2nd May 2013

Having grown up in and around the Chiltern Hills the vibrant, lime green leaves of the Beech Fagus sylvatica at this time of year have been a favourite nibble since childhood, and the incredible colour as the sunlight comes through the almost translucent leaves, on a day like today especially, is magical.


Easily recognised from its thick, parallel trunks with smooth metallic grey bark….often described by children as looking like elephant’s legs.  In winter the large, coppery coloured, pointed, cigar shaped buds are distinctive.  In Beech woodland the dense canopy and thick layer of leaf litter often suppresses most other plant growth so there is little ground cover.

Beech Fagus sylvatica

Woodland Ways operate award winning survival courses and foraging course around Britain.

Although is prefers chalky and limestone soils it can also be found on other rich loamy soils. In the Chilterns it was deliberately planted for making Windsor chairs. The wood’s strength and ability to bend well when steamed led to it being ideal to make the curved backs and legs of these chairs and supported the industry of bodgers dating back over three hundred years.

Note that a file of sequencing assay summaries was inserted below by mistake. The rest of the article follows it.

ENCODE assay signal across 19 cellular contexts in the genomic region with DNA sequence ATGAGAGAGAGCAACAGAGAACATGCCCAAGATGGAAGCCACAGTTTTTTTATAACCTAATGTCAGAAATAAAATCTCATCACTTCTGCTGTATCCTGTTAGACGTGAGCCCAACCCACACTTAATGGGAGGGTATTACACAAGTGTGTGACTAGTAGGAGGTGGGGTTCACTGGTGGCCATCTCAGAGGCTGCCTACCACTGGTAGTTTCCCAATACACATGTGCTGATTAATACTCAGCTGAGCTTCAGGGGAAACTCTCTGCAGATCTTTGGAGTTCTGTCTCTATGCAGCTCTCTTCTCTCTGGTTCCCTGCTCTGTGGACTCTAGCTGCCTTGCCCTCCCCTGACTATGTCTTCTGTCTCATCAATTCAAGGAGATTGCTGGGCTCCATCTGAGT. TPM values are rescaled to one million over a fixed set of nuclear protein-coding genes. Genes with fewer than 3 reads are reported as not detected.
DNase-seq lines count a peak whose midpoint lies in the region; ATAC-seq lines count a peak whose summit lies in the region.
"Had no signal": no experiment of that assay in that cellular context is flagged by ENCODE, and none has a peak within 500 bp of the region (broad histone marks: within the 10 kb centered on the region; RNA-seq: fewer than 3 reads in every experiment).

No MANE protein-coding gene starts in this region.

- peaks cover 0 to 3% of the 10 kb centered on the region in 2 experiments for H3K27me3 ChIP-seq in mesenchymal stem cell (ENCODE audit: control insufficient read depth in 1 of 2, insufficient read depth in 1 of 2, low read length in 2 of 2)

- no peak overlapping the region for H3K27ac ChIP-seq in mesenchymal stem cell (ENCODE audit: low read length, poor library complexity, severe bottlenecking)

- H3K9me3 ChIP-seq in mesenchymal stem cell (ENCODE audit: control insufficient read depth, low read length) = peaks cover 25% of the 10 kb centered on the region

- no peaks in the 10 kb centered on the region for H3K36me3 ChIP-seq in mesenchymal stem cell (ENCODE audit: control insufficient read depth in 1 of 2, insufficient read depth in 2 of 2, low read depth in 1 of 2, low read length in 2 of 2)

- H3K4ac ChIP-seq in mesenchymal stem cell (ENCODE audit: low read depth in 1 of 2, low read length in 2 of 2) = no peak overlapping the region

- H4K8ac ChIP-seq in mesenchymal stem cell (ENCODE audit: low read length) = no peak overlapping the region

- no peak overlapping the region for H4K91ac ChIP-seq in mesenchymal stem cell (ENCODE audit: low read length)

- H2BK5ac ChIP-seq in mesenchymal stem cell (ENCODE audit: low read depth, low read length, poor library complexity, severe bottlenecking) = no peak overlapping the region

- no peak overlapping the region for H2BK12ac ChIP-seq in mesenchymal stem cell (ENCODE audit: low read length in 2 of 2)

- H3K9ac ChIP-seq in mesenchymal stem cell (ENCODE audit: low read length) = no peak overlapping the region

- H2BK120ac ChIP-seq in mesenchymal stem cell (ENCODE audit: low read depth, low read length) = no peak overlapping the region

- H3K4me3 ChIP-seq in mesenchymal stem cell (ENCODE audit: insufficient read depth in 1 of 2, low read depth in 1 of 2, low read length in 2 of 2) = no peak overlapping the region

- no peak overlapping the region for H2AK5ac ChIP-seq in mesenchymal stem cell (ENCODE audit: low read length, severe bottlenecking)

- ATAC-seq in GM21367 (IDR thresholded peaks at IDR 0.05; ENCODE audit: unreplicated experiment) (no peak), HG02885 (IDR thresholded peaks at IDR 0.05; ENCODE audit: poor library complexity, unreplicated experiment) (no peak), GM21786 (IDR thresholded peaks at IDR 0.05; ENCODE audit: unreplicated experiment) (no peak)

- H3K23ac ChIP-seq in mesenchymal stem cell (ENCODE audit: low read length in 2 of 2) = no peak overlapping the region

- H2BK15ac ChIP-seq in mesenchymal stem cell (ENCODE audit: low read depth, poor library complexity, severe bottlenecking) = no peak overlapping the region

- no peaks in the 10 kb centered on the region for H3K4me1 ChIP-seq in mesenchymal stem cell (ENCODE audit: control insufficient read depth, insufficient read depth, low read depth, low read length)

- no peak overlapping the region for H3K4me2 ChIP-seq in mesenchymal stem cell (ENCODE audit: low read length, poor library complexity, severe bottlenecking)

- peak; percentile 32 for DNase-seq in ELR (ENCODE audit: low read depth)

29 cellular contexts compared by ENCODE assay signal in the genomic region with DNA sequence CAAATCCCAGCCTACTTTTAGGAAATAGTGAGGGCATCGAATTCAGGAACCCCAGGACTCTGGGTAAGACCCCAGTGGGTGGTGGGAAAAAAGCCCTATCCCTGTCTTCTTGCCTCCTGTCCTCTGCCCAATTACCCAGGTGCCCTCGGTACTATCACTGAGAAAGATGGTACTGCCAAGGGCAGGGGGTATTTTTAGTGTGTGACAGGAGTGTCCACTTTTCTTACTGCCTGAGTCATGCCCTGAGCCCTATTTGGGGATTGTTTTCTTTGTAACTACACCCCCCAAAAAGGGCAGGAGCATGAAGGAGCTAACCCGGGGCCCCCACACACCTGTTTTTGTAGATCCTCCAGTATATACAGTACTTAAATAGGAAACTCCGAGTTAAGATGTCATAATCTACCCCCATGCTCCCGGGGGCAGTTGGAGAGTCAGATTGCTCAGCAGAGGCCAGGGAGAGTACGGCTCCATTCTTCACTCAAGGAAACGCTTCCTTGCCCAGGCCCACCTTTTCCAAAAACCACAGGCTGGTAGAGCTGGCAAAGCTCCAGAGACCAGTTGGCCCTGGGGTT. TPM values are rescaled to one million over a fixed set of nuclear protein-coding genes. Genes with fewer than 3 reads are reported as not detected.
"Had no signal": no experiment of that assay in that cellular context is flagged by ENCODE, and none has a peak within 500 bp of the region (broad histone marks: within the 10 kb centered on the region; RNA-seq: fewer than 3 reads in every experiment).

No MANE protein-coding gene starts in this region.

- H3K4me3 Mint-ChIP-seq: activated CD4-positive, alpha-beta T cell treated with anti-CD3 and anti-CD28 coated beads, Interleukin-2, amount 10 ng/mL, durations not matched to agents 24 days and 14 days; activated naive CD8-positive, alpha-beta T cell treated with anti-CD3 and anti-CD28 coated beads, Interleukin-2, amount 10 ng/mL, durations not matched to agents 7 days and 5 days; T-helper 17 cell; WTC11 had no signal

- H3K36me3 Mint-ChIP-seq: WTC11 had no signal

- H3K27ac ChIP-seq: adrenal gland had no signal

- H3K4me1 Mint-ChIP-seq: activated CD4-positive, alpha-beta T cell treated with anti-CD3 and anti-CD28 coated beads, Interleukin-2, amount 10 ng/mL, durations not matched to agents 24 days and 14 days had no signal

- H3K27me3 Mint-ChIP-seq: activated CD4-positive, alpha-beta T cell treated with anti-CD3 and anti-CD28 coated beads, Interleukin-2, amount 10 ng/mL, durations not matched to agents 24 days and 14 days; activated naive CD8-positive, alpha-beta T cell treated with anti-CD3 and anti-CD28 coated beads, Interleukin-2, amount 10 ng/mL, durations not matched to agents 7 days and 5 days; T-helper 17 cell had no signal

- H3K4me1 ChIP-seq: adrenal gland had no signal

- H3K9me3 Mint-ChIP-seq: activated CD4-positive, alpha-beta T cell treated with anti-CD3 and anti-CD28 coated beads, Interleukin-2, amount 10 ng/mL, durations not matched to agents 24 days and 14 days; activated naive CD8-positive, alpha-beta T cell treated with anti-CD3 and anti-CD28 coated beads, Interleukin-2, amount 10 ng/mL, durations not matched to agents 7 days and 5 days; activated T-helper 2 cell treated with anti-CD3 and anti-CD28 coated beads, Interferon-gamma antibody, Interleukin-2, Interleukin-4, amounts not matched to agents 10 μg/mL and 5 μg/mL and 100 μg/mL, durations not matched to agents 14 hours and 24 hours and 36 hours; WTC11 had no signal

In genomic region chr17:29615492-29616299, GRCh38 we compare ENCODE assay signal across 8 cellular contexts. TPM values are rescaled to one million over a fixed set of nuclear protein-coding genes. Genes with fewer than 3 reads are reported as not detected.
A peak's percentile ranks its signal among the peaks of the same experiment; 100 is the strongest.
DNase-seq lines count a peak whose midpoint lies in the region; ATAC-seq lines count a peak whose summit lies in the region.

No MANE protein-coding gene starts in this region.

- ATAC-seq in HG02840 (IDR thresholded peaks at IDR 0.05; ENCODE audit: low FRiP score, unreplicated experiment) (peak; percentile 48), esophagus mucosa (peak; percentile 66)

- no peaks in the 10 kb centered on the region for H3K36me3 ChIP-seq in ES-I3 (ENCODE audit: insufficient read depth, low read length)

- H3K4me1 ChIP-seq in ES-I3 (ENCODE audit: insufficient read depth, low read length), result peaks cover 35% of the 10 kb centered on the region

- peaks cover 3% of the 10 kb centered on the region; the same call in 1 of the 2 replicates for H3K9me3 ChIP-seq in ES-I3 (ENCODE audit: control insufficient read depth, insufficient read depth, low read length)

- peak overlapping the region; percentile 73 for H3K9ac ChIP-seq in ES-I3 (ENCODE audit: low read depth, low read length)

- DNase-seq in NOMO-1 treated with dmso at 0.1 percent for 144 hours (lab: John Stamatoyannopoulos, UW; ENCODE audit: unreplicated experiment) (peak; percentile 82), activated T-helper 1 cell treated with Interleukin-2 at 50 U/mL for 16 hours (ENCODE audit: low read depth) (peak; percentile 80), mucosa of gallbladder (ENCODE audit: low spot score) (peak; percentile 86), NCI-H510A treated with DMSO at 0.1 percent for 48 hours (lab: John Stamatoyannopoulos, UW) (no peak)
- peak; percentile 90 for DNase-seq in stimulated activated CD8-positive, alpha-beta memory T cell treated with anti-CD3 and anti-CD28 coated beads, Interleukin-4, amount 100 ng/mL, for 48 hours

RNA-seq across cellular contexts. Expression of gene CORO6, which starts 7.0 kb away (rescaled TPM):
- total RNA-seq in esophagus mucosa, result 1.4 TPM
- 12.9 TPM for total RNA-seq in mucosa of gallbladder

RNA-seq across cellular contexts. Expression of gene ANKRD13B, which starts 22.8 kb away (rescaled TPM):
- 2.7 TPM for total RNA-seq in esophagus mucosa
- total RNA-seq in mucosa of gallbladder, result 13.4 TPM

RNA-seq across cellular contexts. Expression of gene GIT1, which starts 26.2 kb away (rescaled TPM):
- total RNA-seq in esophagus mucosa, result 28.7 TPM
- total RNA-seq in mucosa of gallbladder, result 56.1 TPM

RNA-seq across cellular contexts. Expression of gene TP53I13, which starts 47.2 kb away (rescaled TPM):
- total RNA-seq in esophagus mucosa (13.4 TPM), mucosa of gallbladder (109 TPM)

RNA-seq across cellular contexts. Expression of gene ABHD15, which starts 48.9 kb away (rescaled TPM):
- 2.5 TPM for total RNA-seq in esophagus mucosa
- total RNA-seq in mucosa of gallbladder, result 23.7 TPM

The leaves that have just emerged at the moment are thin and delicate and can be eaten straight off the tree, added to salads or sandwiches as you would lettuce. The have a pleasant, lemony taste.  Within a few weeks however they start to darken and become tough and bitter.

Whilst they are at their best, if you have access to a plentiful supply, this drink dating back the bodgers in the Chilterns in the 18th and 19th century is definately worth trying.

Beech Leaf Noyau (adapted from Food for Free by Richard Maybe)

  1. Pack a kilner jar full of young beech leaves and then fill with gin pressing the leaves down all the time until the jar is completely full. Leave in a dark cupboard for at least two weeks.
  2. Strain off the gin into a measuring jug. For every 600ml gin  take 350g of sugar and dissolve in 300ml of boiling water, add a dash of brandy (optional) then when cooled mix with the gin.
  3. Bottle into green or brown glass bottles.

It is important to not expose the liqueur to too much light or you will lose the vibrant green colour and it will turn brown. The resulting drink is thick and sweet with an unusual flavour and it is quite potent. A variation is to add a small sprig of Sweet Woodruff, which is often found growing in the same woodland.

Kev Palmer

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